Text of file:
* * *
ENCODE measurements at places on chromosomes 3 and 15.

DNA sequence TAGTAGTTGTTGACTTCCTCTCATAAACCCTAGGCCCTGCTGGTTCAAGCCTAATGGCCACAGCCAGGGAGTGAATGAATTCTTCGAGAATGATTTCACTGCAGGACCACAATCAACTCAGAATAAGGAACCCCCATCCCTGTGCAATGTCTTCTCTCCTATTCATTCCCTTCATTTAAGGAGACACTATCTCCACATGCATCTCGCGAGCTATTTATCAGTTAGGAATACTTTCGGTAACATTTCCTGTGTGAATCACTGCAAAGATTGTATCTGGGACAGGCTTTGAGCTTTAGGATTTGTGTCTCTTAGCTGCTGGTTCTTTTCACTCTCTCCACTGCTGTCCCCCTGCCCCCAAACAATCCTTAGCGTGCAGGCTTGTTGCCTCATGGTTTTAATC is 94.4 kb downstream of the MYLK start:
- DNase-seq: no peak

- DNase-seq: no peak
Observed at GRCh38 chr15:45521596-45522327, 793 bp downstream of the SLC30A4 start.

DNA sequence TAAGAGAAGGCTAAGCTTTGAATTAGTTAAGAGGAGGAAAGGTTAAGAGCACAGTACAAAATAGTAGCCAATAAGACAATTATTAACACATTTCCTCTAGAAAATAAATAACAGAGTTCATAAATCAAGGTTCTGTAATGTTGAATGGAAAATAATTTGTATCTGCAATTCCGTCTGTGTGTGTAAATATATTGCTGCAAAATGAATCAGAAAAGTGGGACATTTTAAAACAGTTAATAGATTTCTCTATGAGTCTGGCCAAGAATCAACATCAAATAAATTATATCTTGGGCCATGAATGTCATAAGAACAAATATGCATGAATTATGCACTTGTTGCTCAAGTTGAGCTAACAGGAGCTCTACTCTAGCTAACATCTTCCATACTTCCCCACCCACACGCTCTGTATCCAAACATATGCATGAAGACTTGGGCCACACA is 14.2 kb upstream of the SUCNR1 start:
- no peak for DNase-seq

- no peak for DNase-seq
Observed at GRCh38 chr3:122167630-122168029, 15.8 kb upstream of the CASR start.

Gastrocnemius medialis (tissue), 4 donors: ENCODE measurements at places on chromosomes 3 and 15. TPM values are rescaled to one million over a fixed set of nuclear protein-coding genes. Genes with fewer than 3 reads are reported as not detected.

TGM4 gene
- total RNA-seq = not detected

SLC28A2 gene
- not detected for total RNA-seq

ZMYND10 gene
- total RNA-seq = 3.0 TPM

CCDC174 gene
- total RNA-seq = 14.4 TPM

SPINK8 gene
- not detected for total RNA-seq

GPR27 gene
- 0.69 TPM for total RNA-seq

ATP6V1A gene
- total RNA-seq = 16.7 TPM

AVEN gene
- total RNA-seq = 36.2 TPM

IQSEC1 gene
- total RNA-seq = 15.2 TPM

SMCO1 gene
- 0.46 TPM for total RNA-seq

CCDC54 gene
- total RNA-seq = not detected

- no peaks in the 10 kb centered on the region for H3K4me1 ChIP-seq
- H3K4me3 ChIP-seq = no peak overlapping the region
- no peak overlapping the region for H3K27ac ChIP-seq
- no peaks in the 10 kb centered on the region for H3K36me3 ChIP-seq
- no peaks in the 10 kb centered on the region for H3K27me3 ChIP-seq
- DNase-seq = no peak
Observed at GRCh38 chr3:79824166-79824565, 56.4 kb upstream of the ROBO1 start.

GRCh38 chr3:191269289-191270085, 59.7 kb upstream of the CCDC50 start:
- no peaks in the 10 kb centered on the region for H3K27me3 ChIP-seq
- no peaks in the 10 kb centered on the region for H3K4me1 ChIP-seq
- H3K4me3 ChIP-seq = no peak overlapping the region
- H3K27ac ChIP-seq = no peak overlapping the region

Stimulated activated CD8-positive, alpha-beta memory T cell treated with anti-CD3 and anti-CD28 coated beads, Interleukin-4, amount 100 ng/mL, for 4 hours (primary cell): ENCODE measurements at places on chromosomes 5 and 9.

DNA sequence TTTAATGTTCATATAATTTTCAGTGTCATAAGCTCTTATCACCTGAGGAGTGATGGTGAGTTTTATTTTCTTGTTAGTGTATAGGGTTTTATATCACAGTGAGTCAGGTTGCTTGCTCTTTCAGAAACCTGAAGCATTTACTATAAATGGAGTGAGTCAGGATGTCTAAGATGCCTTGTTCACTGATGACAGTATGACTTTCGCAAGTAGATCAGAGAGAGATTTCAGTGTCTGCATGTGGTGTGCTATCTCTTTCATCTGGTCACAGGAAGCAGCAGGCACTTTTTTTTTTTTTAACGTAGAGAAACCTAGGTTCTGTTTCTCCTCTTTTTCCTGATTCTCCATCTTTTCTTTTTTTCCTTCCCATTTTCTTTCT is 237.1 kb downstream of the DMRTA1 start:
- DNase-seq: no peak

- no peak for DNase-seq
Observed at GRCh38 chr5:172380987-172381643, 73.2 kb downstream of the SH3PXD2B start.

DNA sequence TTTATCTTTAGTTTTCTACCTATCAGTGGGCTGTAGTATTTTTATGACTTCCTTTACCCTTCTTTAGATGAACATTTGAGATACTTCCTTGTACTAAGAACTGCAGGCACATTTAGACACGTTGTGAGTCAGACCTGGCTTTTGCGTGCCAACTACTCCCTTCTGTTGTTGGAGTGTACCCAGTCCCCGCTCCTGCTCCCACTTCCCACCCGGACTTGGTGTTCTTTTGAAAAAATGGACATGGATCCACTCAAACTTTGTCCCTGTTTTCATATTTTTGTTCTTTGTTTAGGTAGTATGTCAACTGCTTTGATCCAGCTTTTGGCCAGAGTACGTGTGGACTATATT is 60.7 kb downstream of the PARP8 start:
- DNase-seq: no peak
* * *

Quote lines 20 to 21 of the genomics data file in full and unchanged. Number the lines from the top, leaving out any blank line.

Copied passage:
- not detected for total RNA-seq

GPR27 gene